Hank Williams was a talented man. The fact that he recorded four hits songs in just one day proves just that.
Hank Williams was getting to the point in his career when just about every song he recorded would start charting not long thereafter. Williams might’ve had a short, but illustrious career, but during that time he produced some of country music’s iconic hits that are still played today.
When Hank Williams stepped into the Castle Studios on March 1, 194, he laid down vocals to four tracks that went onto be hits.
Hank Williams’ Four Hits
First up, “Lost Highway.” The title song is from the album that’s considered one of Williams’ most defining records. The track is originally written and recorded by Leon Payne.
Next up, “Mind Your Own Business” is a song that Williams wrote himself. Williams said that it was a “little prophecy in song.” The lyrics depict outsiders being nosey when he and his wife argue.
“If the wife and I are fussin’, brother that`s our right / ‘Cause me and that sweet woman’s got a license to fight,” the narrator starts the song off. Then in comes the words that tell the unwanted audience to keep to themselves. “Just mind your own business (Mind your own business) / If mind your business, then you won’t be mindin’ mine.”
The went to No. 6 on the C&W Best Seller list where it stayed for two weeks.
Then there’s “You’re Gonna Change (Or I’m Gonna Leave).” Hank Williams once again sings about this unhappy relationship. The song Williams wrote himself marks the fourth in a remarkable string of twenty Top 10 hits.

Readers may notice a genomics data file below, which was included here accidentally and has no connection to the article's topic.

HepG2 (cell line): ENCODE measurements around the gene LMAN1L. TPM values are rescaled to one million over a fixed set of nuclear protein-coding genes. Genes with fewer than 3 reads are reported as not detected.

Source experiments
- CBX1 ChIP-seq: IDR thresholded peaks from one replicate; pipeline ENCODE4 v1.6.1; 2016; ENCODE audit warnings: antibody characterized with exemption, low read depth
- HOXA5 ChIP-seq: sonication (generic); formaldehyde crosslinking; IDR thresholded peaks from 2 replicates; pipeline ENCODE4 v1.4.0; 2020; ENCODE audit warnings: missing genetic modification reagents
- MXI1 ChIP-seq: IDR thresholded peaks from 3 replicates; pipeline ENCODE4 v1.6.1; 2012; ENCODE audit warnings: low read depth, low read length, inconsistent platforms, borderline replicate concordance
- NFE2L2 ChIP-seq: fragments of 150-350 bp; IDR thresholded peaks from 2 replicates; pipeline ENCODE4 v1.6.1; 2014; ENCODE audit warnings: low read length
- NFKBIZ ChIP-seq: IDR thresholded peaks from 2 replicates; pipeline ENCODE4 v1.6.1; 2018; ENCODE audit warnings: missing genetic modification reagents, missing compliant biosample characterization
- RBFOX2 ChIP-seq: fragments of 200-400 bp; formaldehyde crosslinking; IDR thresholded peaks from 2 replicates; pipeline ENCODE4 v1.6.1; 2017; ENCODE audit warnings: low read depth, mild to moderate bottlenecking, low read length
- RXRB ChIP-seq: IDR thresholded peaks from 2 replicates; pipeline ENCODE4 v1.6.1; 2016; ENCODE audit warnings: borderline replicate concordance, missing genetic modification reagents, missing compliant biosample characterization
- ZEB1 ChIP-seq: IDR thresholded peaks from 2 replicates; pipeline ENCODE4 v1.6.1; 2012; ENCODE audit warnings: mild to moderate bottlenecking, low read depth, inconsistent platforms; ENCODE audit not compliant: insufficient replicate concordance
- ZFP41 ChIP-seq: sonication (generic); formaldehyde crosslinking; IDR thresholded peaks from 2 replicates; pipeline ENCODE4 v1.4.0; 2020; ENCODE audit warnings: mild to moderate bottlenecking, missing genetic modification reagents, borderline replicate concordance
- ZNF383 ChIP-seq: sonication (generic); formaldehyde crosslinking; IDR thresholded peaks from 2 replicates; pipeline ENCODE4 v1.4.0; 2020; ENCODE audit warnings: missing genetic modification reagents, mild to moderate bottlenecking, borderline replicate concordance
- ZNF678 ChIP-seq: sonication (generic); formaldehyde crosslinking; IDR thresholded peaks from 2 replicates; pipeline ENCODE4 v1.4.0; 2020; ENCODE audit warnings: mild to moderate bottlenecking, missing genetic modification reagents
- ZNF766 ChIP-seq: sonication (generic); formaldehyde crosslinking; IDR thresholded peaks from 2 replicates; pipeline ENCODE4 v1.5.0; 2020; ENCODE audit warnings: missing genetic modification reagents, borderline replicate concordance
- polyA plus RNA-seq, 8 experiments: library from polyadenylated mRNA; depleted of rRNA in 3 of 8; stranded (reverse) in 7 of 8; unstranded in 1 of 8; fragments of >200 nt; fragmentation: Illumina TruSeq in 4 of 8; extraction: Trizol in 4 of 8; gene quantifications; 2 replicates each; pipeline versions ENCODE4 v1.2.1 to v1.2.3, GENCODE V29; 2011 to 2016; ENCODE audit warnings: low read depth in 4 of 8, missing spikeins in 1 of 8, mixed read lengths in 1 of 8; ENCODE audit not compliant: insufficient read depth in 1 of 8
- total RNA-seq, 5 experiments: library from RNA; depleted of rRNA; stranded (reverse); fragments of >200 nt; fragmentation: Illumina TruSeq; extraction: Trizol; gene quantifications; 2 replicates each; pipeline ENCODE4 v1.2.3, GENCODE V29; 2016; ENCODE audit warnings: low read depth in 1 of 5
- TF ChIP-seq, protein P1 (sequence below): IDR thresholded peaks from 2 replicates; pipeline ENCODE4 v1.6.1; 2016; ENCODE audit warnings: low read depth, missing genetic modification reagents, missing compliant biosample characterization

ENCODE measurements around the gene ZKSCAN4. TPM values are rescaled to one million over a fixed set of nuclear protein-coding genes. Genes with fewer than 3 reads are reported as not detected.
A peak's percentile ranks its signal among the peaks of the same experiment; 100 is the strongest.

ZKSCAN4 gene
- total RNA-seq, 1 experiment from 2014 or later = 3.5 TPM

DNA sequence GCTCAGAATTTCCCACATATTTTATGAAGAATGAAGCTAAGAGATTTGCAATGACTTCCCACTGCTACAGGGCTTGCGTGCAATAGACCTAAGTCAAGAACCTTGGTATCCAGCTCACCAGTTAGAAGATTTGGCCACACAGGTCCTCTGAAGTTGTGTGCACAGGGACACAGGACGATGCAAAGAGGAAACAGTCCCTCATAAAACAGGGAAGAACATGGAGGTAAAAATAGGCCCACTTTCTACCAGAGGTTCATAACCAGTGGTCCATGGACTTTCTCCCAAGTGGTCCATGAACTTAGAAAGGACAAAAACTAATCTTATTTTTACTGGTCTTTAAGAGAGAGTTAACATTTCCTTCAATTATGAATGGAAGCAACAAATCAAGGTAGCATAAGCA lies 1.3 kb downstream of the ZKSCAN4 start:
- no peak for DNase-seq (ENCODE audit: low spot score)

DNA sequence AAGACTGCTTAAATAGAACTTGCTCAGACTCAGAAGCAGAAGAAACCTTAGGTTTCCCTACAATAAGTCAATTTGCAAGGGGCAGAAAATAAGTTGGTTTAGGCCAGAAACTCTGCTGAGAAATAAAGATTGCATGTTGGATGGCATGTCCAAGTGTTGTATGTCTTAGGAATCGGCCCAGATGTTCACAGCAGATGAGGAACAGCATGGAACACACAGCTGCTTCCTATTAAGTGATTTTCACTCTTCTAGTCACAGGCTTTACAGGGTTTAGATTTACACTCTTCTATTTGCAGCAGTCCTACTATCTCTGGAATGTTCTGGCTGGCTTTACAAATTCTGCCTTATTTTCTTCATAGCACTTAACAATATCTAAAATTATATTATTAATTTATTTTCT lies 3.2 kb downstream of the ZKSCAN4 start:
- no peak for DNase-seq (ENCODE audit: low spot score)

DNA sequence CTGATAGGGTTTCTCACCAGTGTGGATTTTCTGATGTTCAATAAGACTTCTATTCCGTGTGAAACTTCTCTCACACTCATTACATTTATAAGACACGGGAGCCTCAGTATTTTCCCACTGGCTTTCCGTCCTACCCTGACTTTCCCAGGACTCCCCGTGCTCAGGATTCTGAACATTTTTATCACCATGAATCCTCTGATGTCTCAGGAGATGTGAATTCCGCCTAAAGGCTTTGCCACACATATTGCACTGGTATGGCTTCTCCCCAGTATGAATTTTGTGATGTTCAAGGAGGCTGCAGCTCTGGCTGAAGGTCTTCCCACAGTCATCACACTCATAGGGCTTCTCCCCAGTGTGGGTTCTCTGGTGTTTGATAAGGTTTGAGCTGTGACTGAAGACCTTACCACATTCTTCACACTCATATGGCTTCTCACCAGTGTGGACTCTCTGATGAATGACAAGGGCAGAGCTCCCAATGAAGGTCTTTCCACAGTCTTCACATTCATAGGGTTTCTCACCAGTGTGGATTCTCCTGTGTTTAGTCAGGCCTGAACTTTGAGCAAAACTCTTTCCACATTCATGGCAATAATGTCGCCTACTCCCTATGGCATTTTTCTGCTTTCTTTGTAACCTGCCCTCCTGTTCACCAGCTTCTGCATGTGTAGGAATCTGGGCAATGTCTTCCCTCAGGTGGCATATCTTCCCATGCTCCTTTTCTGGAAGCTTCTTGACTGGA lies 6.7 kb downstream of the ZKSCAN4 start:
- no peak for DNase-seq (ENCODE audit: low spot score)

Williams Duets with Wife
Hank Williams also recorded several songs with his wife at the time, Audrey. One of those that went onto sell hundreds of copies is “Dear Brother.” Audrey was 6 months pregnant when she recorded the song.
Williams takes a break from singing about hardships, struggles, and arguing with his wife, to croon in a more somber song.
Williams recorded many songs during the first two days of March. Some of them weren’t up to standards, according to music producers. It was the second time Williams recorded the song “Honky Tonk Blues.” However, Hank and Fred Rose weren’t happy with the rendition of the song. So they put it on the back burner and finally felt like they got it right in 1951.
Additionally, Williams laid down tracks for “My Son Calls Another Man Daddy.” But again, he wasn’t happy with the version of the song. He attempts to record it again in January 1950. When it was released in March of the same year, the track climbed to No. 9 on the country singles chart.